Party: Shaun, Sierra, Kristian and Paul.
Canyons: Banks, Crikey and Nosedive Canyons
First up was navigation practice on route to picking up Sierra, Shaun, then dinner at Blackheath where a sudden hail and rain storm kept us inside for a while longer. It soon passed by and with faith restored in the Norwegian weather service we drove out to the southern Deep Pass car park and slept out (no rain here are all). All stars that night, and for every night on this trip.
With no Kristian till tomorrow, we day tripped to Banks Canyon. Great day! Deep Pass quickly led to Rail Motor Ridge where with limited vision, due to thick vegetation, navigation relied more on subtle observation of contours. Perfect for bringing our attention to where we were.
The ridge trail was at times faint but as it turned more to the north near hill 998 we kept on east, then eventually round to the south, down the scrubby untracked ridge down to a point where the vegetation cleared a little and the patchwork of mostly burnt with some unburnt bush on Waratah Ridge was visible. Other ridges on our side of the Boori were also now in sight and our playground for the next few days was gaining definition.
Then it was downhill to the west to find a way into Banks Canyon, which first up offered an entrée of horizontal canyoning with squeezes, twists and some dark pools. Then the main course appeared as an abseil that sinks into the ground, leading you on to an eventual log walk down into the Bungleboori, which is itself a clear water canyoning treat.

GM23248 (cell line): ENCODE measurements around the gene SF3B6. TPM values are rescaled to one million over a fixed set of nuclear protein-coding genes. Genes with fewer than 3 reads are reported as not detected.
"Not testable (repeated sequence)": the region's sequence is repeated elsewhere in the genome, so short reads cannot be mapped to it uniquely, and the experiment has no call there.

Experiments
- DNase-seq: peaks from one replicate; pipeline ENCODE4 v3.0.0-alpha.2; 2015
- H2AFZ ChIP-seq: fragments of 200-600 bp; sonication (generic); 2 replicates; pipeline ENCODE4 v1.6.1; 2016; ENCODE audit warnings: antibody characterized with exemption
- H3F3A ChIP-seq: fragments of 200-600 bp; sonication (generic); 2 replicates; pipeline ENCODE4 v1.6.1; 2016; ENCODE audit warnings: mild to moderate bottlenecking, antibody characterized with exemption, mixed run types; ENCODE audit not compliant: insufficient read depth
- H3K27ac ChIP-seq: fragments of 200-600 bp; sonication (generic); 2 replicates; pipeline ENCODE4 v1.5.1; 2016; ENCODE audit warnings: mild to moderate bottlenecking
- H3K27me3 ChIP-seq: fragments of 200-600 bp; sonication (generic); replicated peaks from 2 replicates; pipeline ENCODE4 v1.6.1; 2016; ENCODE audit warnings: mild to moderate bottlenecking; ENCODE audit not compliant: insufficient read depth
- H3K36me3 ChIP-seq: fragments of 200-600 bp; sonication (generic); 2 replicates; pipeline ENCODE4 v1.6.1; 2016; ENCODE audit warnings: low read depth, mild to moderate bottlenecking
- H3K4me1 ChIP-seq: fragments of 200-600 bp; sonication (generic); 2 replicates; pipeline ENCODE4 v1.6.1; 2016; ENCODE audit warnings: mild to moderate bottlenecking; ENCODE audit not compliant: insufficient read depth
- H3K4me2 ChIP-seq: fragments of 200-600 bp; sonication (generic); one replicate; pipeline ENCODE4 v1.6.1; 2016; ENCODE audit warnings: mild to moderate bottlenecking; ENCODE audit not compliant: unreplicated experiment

We started upstream, passed the exit for Hole In The Wall canyon and finally dismissed any vague thoughts that we might do that canyon as well today. Then we headed to our exit turn right creek.
Just after an awkward small climb up we could have kept going on the creek, which I knew, but instead we went up to the left to explore the rock pagodas on a rocky spine that paralleled the creek now on our right. The two eventually joined and then it was left, right, and then left again at Rail Motor Ridge to be at home sweet car park 10 hours after we started.
We found Kristian at the northern Deep Pass car park, arms folded but all smiles and we went back to the other car park. There is a great open grass camp area near Nayook Ck (the road in from the south is easy, the road from the north is definitely 4WD territory) but it was late and we didn’t want to move the cars in the morning.
Photos (all photos are by Shaun): https://www.facebook.com/media/set/?set=a.10152095098769871.1073741853.500254870&type=1&l=7a49e7e5f6
Great day! With our now heavier packs we took to Deep Pass again on route to the camp cave described in track notes for Crikey Canyon.
After we passed our previous turn off point, the track came and went, resembling someone who was constantly on the verge of remembering and then not remembering the plot of a great dream. And just with that, if you relaxed (and headed back to the rounded ridge top), the track would magically reappear.
But I’d like to know who forgot to take my gaitors or remind me to wear the long trousers in my pack! As it was Shaun, Sierra and I had now consented to the lower limb Wollemi scrub tattooing process, although this was numbed somewhat by the anticipation of Crikey.
We navigated our way right to the camp cave, which turned out to be the higher and more spacious of 2 caves on the same small spur near the creek junction. Then lunch took over.